In conversation with Victoria Thomas
Breaking into the film industry with Victoria Thomas, Course Leader for MA International Film Business at London Film School
This weekend, leading figures in the global film and TV industry will come together to discuss diversity and inclusion in the sector as part of Carla 2020, a digital three-day conference. Among them is London Film School’s Victoria Thomas, course leader of MA International Film Business; a vocal champion of decolonisation and platforming diverse voices in the industry.
Thomas has had an unusual career path, having initially trained as a lawyer and journalist before switching professions to become a BAFTA-nominated film producer, director and writer. Her acute understanding of industry structures lifts the unheard voices of those around her. We spoke with Victoria about her career to date, from making films about hip-hop and police brutality in France, to the importance of finding a good mentor.
You began your career as a lawyer and journalist before moving into the film industry. What inspired that change?
I always knew that I wanted to tell stories, but growing up, I didn’t understand how that could be a career. Everybody that I was surrounded by had a white-collar job, so I knew I had to become a lawyer, doctor, engineer or accountant. I decided to become a lawyer — but, at university, I realised I didn’t enjoy it. At the time, in Birmingham, there was a community centre called The Drum. I took free evening classes in screenwriting and camera work there and got into making short documentaries. I found I enjoyed this “hobby” more than my full-time job.
What challenges did you face in making this switch?
My challenges were more mental than anything else. With more ‘traditional’ jobs, there are very clear routes to entry. I didn’t know anybody in the film industry, so when I decided to go to film school, I assumed I was going to get a degree in film then come out through the same pathways as I did in law. When I got there, I realised that the thinking was completely different to anything I’d been involved with before. And then it was that thing of: “now you’ve jumped into the sea, it’s either sink or swim” — and I wasn’t going to sink!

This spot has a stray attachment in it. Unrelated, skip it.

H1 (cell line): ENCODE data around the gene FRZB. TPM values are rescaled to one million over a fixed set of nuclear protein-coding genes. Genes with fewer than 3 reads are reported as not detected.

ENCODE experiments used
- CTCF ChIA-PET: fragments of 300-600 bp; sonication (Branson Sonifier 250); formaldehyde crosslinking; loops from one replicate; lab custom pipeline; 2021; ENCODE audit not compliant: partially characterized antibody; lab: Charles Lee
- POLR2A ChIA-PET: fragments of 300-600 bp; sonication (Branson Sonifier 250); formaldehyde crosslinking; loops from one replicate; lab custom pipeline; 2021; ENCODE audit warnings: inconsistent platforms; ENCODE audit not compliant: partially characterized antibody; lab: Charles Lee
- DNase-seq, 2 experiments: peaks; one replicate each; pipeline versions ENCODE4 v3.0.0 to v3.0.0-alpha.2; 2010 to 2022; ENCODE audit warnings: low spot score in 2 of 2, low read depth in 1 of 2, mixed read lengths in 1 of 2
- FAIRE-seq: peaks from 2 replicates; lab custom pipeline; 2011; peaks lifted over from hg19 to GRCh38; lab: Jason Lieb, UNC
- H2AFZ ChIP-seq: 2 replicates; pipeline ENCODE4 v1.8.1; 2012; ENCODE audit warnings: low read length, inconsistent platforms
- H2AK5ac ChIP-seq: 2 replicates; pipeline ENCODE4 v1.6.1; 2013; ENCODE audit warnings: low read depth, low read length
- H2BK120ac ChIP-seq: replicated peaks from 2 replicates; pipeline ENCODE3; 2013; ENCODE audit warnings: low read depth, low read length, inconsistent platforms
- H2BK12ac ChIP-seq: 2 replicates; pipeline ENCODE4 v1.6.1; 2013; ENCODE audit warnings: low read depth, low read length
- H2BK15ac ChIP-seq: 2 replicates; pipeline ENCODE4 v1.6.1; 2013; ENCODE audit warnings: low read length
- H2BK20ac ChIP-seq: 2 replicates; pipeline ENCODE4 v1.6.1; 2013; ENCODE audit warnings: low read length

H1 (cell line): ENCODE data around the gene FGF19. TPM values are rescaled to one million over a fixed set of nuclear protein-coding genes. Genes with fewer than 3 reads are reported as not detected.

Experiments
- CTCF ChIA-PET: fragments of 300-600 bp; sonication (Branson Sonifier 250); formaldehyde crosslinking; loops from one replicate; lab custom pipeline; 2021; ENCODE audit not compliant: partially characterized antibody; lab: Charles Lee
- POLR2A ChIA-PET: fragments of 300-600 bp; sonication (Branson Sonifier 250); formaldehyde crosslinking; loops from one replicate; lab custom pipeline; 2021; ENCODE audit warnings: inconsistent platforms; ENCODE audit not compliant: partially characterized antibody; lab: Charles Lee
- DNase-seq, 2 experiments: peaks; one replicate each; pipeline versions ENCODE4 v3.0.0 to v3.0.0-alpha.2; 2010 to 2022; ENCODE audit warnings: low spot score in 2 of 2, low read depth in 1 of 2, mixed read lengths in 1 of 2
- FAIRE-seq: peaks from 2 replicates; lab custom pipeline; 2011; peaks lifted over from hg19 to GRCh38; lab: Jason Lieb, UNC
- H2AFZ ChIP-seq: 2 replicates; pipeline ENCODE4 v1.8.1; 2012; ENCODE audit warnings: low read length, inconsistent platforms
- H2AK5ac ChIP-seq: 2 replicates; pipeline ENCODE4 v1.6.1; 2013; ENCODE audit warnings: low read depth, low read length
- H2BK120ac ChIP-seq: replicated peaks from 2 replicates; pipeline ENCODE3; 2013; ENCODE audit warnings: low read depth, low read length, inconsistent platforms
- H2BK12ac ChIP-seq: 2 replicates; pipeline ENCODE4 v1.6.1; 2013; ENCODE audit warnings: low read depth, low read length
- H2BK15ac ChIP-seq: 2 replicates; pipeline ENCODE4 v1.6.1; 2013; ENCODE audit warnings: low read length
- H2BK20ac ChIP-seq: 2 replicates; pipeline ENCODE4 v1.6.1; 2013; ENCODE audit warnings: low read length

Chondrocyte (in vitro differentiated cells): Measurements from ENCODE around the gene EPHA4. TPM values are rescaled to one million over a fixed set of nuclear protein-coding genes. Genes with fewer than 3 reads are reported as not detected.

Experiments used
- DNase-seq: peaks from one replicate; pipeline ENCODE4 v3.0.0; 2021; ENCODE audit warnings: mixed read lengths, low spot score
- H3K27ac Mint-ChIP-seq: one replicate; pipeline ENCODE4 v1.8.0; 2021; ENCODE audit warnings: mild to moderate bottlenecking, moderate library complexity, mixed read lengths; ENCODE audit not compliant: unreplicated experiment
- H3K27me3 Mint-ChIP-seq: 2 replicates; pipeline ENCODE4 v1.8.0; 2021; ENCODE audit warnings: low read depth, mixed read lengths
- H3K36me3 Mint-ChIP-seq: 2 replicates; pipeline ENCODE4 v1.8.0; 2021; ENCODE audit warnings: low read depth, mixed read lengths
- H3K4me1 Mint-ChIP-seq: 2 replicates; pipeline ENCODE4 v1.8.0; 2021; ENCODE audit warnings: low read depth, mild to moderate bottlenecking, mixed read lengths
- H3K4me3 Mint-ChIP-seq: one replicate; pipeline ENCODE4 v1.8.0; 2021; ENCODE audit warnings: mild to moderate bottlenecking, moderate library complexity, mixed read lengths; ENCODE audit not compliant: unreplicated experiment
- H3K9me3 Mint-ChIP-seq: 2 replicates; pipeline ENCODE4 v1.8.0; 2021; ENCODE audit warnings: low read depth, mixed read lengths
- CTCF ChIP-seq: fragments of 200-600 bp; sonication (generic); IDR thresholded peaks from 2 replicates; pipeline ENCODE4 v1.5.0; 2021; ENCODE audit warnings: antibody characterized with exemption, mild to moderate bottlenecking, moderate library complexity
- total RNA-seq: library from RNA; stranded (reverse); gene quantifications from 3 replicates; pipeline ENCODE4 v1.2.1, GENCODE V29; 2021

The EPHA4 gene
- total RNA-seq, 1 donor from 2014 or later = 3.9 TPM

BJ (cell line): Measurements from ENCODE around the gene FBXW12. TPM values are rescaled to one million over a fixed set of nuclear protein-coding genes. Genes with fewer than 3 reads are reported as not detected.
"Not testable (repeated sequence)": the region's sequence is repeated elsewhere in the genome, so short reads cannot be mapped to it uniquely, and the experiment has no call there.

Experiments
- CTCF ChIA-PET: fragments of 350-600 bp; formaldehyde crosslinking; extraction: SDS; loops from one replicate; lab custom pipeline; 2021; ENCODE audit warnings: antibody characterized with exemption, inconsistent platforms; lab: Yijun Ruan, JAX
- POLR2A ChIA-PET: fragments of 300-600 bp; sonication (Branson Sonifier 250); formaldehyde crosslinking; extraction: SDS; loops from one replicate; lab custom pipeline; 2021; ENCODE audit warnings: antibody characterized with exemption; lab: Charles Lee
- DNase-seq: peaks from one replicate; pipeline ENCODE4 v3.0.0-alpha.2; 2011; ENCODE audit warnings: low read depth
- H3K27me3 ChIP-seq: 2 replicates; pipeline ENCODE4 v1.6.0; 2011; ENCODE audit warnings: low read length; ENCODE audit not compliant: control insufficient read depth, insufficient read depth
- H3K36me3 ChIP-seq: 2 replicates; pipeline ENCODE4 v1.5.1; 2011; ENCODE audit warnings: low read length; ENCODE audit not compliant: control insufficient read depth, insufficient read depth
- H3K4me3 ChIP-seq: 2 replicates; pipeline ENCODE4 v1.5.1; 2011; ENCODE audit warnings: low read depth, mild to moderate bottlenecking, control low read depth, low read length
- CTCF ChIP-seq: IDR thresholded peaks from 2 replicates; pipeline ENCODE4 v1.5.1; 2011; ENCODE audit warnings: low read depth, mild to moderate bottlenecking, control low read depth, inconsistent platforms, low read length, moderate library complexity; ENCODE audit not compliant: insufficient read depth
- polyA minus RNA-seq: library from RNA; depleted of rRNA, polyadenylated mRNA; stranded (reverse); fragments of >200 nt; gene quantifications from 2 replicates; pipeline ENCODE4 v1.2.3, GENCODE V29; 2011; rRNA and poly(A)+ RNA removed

At Carla 2020, you’re going to chair a panel discussion on decolonisation. Could you give us an insight into some of the conversations you hope to address?
I think, for us, it’s really about the power balance. Who gets to tell stories? What stories? How is cinema defined? The film industry is entertainment and taste is subjective, so the rules are made by the dominant cultures. When you’re not from that dominant culture, how do you get the power to find your voice? 2020 is the first year that I actually believe there could be some change. The conversations we’re having now are the same ones we’ve been having for as long as I can remember, but at this point in time, everybody’s watching. Now that we have an opportunity to shift the power, how are we going to shift the power? And how do we address this power imbalance if the people leading the decolonisation process are probably (for want of a better word) the colonisers? Are you going to decolonise into a position of comfort for them, or is it really going to be an equal playing field? That’s the bit I’m not sure about.
What shifts have you noticed in filmmaking since you began your career in the industry? Are things getting better?